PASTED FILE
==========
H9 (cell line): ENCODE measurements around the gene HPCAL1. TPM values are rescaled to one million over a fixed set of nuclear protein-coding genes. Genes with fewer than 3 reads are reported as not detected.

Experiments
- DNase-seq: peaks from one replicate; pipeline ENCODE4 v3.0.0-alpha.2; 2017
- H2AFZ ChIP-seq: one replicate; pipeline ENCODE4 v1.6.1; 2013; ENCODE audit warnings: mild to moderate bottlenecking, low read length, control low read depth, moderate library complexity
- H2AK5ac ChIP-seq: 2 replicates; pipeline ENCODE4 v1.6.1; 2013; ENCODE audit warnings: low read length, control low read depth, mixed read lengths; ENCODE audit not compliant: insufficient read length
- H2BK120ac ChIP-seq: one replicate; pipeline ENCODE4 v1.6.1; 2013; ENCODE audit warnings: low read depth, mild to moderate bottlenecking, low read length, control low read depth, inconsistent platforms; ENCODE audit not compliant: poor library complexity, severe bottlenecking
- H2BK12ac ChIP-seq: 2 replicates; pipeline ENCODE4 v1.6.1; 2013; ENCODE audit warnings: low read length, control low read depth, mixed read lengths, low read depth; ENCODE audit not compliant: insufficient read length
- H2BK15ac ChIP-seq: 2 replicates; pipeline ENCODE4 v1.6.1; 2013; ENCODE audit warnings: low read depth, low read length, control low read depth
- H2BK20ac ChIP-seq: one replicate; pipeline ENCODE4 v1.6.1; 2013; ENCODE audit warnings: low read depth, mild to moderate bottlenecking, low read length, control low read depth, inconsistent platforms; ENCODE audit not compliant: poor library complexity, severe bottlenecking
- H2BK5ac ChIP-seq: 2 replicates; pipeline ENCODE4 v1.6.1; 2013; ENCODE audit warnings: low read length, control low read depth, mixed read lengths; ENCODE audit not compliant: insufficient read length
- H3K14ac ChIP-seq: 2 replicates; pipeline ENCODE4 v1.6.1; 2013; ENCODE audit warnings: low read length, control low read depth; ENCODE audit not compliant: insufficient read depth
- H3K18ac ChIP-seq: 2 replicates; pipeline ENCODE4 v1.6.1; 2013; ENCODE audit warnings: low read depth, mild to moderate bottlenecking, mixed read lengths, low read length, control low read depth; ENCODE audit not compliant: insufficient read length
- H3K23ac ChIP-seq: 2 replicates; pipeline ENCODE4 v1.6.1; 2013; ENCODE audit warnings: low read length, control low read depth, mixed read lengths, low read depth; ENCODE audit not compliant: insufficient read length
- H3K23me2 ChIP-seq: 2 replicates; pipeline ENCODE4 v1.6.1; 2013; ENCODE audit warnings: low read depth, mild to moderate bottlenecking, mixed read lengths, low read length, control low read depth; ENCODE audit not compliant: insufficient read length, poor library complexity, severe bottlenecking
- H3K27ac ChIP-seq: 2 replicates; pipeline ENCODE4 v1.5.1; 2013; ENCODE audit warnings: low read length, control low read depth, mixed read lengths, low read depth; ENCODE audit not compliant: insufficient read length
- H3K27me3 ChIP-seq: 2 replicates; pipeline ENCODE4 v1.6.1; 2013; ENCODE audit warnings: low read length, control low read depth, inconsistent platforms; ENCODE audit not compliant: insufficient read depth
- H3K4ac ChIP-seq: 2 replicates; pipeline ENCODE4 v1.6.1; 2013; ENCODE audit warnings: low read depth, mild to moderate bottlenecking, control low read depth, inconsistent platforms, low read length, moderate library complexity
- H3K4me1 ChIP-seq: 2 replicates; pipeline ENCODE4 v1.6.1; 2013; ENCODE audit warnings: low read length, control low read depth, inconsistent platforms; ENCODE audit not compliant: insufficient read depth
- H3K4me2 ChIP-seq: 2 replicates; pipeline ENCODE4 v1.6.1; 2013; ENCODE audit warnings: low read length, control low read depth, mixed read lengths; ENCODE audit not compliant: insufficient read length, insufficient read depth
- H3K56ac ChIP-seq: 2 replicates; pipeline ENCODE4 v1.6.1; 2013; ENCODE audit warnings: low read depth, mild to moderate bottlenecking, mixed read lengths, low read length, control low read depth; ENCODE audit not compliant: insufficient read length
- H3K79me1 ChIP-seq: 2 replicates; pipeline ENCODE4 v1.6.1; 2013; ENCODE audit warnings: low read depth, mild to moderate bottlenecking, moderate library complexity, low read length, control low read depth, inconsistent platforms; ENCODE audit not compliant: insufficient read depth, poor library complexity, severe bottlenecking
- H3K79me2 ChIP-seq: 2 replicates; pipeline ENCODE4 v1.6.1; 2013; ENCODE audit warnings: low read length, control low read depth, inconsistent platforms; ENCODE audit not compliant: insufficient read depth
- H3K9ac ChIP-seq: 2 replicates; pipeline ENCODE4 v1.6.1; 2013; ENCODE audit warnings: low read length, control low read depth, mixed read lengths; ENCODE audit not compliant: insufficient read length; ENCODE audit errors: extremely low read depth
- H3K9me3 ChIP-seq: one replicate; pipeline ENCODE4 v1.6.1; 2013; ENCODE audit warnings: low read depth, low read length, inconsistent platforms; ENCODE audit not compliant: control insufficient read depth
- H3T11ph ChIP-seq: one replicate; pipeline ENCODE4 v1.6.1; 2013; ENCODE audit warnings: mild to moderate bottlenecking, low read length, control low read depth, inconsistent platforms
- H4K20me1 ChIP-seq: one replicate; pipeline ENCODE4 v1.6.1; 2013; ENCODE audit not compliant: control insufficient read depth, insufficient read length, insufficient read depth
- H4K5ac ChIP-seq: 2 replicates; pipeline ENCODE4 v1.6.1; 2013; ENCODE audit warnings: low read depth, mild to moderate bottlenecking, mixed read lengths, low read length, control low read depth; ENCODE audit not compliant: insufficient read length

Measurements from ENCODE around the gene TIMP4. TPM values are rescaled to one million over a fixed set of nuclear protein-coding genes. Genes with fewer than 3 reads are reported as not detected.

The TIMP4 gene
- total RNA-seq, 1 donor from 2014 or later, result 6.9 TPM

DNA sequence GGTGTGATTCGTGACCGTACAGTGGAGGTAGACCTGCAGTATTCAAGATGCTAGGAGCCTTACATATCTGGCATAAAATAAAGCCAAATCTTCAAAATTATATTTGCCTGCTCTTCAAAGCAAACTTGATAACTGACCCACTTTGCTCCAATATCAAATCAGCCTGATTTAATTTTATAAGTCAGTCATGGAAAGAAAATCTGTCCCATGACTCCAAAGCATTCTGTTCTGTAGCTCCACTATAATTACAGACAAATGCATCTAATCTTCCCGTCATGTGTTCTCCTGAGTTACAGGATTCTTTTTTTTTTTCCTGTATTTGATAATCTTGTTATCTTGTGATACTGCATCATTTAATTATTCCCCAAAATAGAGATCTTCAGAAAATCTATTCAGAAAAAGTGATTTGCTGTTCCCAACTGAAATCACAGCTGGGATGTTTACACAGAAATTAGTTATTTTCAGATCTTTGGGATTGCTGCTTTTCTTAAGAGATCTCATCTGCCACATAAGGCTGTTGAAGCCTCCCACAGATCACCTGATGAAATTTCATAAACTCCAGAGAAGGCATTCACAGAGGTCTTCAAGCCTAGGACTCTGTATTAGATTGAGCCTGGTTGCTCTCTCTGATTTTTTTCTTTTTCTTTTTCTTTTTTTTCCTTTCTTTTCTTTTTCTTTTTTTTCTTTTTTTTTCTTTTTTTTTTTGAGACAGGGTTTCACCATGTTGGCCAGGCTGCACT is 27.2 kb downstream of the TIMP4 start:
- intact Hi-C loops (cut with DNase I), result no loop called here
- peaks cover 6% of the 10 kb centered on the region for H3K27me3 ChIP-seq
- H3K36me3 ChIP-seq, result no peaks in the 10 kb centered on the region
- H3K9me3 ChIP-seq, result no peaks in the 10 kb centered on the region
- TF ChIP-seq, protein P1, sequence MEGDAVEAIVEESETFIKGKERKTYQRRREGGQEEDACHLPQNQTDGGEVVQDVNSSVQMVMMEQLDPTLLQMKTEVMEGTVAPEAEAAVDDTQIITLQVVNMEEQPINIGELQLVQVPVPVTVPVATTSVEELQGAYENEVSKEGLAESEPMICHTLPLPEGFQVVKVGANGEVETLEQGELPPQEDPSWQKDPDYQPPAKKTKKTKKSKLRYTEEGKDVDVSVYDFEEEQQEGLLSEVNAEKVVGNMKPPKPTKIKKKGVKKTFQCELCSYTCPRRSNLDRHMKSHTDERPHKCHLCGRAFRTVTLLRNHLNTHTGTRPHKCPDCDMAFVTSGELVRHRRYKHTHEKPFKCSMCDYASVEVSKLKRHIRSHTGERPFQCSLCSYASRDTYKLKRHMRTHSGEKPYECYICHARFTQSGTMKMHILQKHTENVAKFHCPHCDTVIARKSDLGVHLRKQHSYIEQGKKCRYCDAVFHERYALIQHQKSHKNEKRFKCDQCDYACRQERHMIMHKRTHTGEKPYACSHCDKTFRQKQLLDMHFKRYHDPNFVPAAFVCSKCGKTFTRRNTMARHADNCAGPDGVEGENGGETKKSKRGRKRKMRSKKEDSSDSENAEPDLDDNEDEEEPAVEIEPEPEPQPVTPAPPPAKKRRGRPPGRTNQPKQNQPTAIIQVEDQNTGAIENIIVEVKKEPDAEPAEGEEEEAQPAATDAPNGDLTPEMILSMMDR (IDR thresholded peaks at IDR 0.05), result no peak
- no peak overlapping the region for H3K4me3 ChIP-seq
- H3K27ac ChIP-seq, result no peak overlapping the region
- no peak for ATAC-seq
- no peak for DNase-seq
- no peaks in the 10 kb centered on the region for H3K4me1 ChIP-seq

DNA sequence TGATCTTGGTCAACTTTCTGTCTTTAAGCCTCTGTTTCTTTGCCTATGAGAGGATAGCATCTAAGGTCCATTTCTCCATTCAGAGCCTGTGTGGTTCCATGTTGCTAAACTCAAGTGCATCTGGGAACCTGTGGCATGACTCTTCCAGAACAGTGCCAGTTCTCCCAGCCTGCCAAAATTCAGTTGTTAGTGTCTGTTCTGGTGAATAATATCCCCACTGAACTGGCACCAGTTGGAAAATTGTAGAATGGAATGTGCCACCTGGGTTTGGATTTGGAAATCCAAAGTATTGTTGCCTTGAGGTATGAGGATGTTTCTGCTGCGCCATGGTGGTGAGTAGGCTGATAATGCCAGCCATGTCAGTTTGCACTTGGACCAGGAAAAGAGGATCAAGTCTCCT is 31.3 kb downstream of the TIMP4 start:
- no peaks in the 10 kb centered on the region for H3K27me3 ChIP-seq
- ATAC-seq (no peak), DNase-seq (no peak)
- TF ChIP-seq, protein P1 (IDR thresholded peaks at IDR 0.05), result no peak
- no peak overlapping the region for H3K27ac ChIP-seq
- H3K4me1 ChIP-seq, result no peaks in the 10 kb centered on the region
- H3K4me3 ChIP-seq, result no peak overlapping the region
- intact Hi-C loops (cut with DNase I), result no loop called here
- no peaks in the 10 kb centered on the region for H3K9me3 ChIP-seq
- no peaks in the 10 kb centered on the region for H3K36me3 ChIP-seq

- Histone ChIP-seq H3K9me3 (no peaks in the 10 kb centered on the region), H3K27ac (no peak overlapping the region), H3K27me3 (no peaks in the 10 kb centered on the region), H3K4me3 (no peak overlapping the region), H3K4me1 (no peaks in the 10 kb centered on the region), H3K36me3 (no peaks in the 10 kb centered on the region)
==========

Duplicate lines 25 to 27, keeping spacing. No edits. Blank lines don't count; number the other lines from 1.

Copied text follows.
- H3T11ph ChIP-seq: one replicate; pipeline ENCODE4 v1.6.1; 2013; ENCODE audit warnings: mild to moderate bottlenecking, low read length, control low read depth, inconsistent platforms
- H4K20me1 ChIP-seq: one replicate; pipeline ENCODE4 v1.6.1; 2013; ENCODE audit not compliant: control insufficient read depth, insufficient read length, insufficient read depth
- H4K5ac ChIP-seq: 2 replicates; pipeline ENCODE4 v1.6.1; 2013; ENCODE audit warnings: low read depth, mild to moderate bottlenecking, mixed read lengths, low read length, control low read depth; ENCODE audit not compliant: insufficient read length